This coming Thursday the two men meet again. For Nery it's a chance to prove that he is the better fighter, and that the drugs were incidental to his winning performance, for Yamanaka it's a chance to avenge his sole defeat and become a 2-time champion. For fans around the world it's an opportunity to see two world class Bantamweights go at it again, live on NTV.
Aged 35 Yamanaka is an old fighter, especially for the lower weights. On the whole he has avoided damaging bouts, but as he's gotten older the damage has accumulated and he's started to show more and more cracks in his chin and his reactions aren't what they once were. In his pre-prime days he was involved in the aforementioned thriller with Iwasa and it wasn't really until his 2014 clash with Suriyan Sor Rungvisai that anyone really ran him close. Sadly following the bout with Suriyan we seemed to have seen a faded Yamanaka, who narrowly over-came Anselmo Moreno in their first bout, was dropped twice by Liborio Solis in 2016 and dropped by Moreno in their second bout.
Although Yamanaka was never a technical wizard he was a solid boxer, with an extremely potent left hand. The power of left led to the nickname “God's Left” and whilst that power is still very devastating there is a feeling that age has really caught up with him. His footwork, which was once his best tool to set up the power shots, is slowing and his defense wasn't ever a strong suit. He may still have one great last performance in the bag, though it may well be that that last hurrah was his stoppage win over Moreno in 2016.
At just 23 the future is amazingly bright for Nery, who has become a big star in his homeland. The Mexican is a flawed but exciting and aggressive fighter. He brings a lot of pressure and is surprisingly quick with his hands, which are double a problem given that he too is a southpaw, and he is a high volume puncher who really loves letting his punches go. Although explosive and physically imposing Nery does have questions over his own chin, and he was dropped last time out by the accurate but relatively light punching Arthur Villanueva. Given his style he makes the most of his youthful energy, though some questions should be asked about his stamina, and he has only done 24 rounds in his last 6 bouts combined with only 1 career bout going beyond 9 rounds.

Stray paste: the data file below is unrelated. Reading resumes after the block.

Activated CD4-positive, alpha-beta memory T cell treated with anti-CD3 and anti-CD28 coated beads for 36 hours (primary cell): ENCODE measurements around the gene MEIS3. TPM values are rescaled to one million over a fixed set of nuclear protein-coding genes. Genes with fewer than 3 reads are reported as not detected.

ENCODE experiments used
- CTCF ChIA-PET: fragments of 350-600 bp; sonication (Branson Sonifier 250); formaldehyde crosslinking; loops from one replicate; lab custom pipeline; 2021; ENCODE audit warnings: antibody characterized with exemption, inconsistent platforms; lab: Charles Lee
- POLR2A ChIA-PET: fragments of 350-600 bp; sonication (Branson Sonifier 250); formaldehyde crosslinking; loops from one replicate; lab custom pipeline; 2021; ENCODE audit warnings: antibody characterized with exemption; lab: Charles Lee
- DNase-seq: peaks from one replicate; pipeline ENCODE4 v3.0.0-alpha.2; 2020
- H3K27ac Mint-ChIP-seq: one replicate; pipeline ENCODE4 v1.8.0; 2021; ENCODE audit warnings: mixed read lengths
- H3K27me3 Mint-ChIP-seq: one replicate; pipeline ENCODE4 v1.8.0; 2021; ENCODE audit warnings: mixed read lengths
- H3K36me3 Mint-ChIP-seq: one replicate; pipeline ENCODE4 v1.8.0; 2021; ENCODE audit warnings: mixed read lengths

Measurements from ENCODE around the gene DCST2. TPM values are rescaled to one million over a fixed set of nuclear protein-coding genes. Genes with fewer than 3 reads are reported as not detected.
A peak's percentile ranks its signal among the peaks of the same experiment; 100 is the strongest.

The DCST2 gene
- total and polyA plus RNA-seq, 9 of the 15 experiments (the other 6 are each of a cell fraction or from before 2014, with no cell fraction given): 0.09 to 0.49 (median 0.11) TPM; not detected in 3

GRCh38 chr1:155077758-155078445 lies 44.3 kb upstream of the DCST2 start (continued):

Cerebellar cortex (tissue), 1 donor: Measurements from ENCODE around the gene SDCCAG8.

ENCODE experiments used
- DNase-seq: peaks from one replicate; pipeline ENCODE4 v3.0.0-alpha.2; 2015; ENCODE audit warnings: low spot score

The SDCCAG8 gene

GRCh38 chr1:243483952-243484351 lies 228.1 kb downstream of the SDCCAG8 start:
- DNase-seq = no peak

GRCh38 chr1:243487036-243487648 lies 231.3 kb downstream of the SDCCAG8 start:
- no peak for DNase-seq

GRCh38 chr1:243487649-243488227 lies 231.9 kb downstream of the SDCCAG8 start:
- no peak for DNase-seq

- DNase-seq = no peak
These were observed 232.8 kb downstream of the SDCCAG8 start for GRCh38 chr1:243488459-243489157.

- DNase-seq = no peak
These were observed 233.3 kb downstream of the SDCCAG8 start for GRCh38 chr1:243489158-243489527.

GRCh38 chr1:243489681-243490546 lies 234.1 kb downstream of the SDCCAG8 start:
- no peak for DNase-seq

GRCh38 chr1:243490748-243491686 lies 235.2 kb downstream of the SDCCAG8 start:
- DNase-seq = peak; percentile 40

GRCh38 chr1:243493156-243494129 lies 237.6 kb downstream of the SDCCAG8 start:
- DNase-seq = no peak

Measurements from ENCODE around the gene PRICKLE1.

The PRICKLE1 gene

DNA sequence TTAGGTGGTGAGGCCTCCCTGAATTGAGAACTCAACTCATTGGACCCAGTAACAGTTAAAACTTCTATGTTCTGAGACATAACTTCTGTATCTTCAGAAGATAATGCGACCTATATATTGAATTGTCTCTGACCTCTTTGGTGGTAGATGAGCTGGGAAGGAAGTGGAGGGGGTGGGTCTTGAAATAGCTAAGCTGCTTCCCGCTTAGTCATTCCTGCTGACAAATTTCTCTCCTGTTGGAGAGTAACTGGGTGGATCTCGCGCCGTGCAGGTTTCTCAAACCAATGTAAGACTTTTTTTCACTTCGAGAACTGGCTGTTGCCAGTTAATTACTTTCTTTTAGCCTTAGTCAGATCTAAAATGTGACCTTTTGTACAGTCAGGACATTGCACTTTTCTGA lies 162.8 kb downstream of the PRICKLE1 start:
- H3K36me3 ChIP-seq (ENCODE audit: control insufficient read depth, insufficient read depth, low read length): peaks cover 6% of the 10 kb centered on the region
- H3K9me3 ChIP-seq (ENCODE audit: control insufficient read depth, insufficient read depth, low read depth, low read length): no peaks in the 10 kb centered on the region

Although flawed there is a real feeling that Nery has the style to always trouble Yamanaka. Even a prime Yamanaka didn't like incessant pressure, this was shown against Iwasa and more recently against Suriyan and Solis. There is a chance that Nery's chin wouldn't hold up to a perfect left hand from Yamanaka, though with the Mexican being busy, young and quick, he will feel confident of swarming Yamanaka, cramping him of space and working away on the inside. Where Nery perhaps is at a big disadvantage is his natural size, and he does seem like a fighter who struggles to comfortably make 118lbs, with 2 of his recent bouts taking place above the divisional limit. If he's struggling he may just cause himself enough issues to take away the edges he has.
We suspect this bout will be similar to the first. Yamanaka will have some success when he's got the bout at range, making the most of Nery's slower feet, but the Mexican will gradually get closer, and will begin to break down the Japanese veteran, eventually stopping Yamanaka, and retiring him. There is a chance Yamanaka will land a trademark thunderbolt left hand, but that's all he has, a puncher's chance.